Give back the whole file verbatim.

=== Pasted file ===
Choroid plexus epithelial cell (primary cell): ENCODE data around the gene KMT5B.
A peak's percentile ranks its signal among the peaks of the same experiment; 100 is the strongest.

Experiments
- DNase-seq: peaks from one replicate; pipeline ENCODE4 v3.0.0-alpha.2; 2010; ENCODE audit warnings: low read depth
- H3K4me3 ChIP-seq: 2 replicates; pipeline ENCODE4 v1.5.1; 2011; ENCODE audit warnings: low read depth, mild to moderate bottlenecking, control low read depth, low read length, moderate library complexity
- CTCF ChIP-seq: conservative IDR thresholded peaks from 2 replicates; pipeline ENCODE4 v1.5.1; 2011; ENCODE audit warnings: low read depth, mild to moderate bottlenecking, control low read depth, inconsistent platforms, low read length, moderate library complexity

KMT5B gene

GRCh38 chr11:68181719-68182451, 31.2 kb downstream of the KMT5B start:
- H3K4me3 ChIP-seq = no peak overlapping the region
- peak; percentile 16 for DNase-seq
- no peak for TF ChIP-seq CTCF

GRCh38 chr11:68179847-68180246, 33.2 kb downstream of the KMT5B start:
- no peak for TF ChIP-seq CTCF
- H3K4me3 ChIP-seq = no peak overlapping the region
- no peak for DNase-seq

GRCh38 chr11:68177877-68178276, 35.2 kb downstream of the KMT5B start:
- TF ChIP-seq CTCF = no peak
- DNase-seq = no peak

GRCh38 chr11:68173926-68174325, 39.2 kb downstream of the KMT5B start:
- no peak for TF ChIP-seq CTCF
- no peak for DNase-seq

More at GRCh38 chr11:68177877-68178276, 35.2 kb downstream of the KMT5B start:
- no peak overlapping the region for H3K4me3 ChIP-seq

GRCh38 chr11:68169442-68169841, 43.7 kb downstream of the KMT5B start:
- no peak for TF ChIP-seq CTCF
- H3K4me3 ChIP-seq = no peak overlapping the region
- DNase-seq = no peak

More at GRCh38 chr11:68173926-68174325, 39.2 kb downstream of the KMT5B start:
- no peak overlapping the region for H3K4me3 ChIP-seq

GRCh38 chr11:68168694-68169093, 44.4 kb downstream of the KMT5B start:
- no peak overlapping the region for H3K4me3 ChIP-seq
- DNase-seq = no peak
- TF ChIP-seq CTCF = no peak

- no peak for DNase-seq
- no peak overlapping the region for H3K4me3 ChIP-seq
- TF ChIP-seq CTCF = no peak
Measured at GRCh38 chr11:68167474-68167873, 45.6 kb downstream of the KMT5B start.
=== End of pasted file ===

Choroid plexus epithelial cell (primary cell): ENCODE data around the gene KMT5B.
A peak's percentile ranks its signal among the peaks of the same experiment; 100 is the strongest.

Experiments
- DNase-seq: peaks from one replicate; pipeline ENCODE4 v3.0.0-alpha.2; 2010; ENCODE audit warnings: low read depth
- H3K4me3 ChIP-seq: 2 replicates; pipeline ENCODE4 v1.5.1; 2011; ENCODE audit warnings: low read depth, mild to moderate bottlenecking, control low read depth, low read length, moderate library complexity
- CTCF ChIP-seq: conservative IDR thresholded peaks from 2 replicates; pipeline ENCODE4 v1.5.1; 2011; ENCODE audit warnings: low read depth, mild to moderate bottlenecking, control low read depth, inconsistent platforms, low read length, moderate library complexity

KMT5B gene

GRCh38 chr11:68181719-68182451, 31.2 kb downstream of the KMT5B start:
- H3K4me3 ChIP-seq = no peak overlapping the region
- peak; percentile 16 for DNase-seq
- no peak for TF ChIP-seq CTCF

GRCh38 chr11:68179847-68180246, 33.2 kb downstream of the KMT5B start:
- no peak for TF ChIP-seq CTCF
- H3K4me3 ChIP-seq = no peak overlapping the region
- no peak for DNase-seq

GRCh38 chr11:68177877-68178276, 35.2 kb downstream of the KMT5B start:
- TF ChIP-seq CTCF = no peak
- DNase-seq = no peak

GRCh38 chr11:68173926-68174325, 39.2 kb downstream of the KMT5B start:
- no peak for TF ChIP-seq CTCF
- no peak for DNase-seq

More at GRCh38 chr11:68177877-68178276, 35.2 kb downstream of the KMT5B start:
- no peak overlapping the region for H3K4me3 ChIP-seq

GRCh38 chr11:68169442-68169841, 43.7 kb downstream of the KMT5B start:
- no peak for TF ChIP-seq CTCF
- H3K4me3 ChIP-seq = no peak overlapping the region
- DNase-seq = no peak

More at GRCh38 chr11:68173926-68174325, 39.2 kb downstream of the KMT5B start:
- no peak overlapping the region for H3K4me3 ChIP-seq

GRCh38 chr11:68168694-68169093, 44.4 kb downstream of the KMT5B start:
- no peak overlapping the region for H3K4me3 ChIP-seq
- DNase-seq = no peak
- TF ChIP-seq CTCF = no peak

- no peak for DNase-seq
- no peak overlapping the region for H3K4me3 ChIP-seq
- TF ChIP-seq CTCF = no peak
Measured at GRCh38 chr11:68167474-68167873, 45.6 kb downstream of the KMT5B start.